One thought on “G3 Interfaces and Deaf-Blind Users”

  1. I think you’ve made a good start in describing some of the benefits haptic interfaces could bring to deafblind users, an area that I think has had scarce attention in the past. The cornerstone of interface design with any modality is that the interface is really intended to convey encoded semantic content. Untangling the relationship between encoding and semantics is really a vital starting point. This leaves the raw semantics that can then be encoded in any haptic form, potentially enabling anything to be communicated to the user.

    Haptics, at least in terms of the kinesthetic sense, allows encoding of semantics in all of the core aspects of a waveform: it’s x, y and z location, it’s temporal timing, it’s frequency, which takes the form of vibratory sensation, and it’s amplitude, taking the form of force. Compared to Braille, this is a larger capacity communications channel, which should lead to more efficient communication through the user interface for the user.

    To give an idea of a possible encoding strategy I’ll use Chris’s example of a map. A user could run the haptic probe along the line representing a road. This will give them an idea of the direction, shape and distance of the road and the various directional parts of the road, which is information conveyed by spatial relationships. To get a more detailed idea of the directions and spatial relationships of the road the user could zoom the view. To ensure the user followed the road a snap constraint force model could be employed, tieing the haptic probe to the road. Through exploration, either freehand by the user or guided by the system, the user could explore what items were located near to the road, gathering information about their distance and direction from other objects by the direction and distance the haptic probe travelled. Using different shapes and frequencies of vibratory oscilation, the user could identify different objects on the map, say roads, hills, , buildings, etc. and explore their shape, a 3D model could even be built up to allow the user to gain a better idea of the height of hills and other geographic objects that usually have their height indicated on maps. This is complex information that isn’t usually suitable for communicating via a textual description, as describing all the key characteristics to gain a full understanding of a map either takes a long time or results in a buffer overflow in a person’s short term memory. Similar encoding strategies could allow applications such as Microsoft Office Visio to be made accessible to deafblind people, although the concept of drag and drop would have to be modified slightly unless the user used two haptic probes, as several haptic probes would allow for real time observation of the spatial relationships between two points.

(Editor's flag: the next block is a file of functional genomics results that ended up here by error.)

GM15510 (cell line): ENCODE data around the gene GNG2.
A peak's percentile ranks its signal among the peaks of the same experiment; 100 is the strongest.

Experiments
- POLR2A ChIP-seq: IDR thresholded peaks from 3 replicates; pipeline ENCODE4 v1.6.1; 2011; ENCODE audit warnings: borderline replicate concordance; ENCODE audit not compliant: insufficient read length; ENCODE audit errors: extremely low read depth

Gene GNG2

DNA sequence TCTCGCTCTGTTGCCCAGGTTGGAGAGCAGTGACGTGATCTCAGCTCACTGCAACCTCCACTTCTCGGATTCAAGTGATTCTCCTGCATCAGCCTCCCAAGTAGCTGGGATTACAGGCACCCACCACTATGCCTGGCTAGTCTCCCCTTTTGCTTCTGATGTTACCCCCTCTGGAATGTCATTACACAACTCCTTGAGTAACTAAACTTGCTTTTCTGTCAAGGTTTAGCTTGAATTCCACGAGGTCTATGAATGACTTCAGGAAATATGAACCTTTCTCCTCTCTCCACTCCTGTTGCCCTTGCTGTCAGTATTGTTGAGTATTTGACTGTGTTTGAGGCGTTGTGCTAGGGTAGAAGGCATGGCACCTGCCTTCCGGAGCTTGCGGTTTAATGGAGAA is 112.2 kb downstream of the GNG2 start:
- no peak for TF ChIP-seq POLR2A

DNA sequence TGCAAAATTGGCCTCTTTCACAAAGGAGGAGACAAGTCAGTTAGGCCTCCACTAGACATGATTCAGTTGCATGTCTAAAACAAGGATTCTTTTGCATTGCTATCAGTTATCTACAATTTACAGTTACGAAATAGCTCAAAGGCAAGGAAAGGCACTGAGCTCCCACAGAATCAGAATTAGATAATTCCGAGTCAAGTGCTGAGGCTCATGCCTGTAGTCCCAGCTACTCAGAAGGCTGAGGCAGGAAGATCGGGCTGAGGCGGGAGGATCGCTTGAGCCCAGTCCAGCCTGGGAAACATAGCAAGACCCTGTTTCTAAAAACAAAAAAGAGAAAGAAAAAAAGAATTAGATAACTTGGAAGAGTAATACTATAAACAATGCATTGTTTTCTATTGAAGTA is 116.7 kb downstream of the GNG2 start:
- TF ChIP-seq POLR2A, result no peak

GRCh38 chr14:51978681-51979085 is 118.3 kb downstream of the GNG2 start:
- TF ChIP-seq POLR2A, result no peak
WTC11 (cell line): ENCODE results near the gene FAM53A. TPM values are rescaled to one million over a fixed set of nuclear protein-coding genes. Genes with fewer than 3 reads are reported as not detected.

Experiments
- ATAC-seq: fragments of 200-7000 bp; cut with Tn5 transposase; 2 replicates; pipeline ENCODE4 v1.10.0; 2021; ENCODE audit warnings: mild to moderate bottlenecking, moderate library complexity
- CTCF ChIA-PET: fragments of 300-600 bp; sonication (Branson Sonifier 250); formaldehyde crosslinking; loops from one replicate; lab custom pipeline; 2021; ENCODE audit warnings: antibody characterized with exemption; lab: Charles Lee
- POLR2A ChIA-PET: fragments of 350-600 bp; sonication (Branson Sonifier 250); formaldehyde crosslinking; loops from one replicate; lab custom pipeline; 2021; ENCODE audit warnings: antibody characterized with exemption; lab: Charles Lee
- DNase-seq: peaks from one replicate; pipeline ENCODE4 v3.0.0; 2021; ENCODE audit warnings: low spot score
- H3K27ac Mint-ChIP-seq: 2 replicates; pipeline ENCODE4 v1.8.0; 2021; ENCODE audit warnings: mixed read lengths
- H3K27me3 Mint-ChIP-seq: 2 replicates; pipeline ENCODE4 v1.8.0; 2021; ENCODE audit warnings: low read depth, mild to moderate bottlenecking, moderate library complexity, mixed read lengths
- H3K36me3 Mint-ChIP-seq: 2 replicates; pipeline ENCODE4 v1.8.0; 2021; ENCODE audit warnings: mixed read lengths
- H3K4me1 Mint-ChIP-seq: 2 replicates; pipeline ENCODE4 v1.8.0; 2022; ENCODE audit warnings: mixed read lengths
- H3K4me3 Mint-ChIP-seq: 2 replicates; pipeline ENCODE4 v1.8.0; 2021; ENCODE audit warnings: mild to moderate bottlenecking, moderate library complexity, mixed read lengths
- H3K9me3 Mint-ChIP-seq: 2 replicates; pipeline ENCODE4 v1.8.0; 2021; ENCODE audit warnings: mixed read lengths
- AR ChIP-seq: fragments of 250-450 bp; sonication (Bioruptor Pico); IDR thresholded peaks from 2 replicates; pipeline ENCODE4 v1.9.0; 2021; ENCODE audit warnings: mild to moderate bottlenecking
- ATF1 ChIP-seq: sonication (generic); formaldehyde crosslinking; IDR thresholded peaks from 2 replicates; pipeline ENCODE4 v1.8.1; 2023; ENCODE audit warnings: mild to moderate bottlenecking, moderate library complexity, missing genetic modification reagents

We’re still some way off understanding the optimal characteristics for haptic user interface design. Some work still needs to be done on sensory and short term memory and their role in object identification within haptic interfaces, work also needs to be done on absolute and differential thresholds, but once this has been done we should understand better the physical characteristics of the optimal design for haptic interfaces. After this, it’s just a case of designing a set of mappings between conceptual semantic knowledge and physical forms used to represent those concepts.

Leave a Reply

Your email address will not be published. Required fields are marked *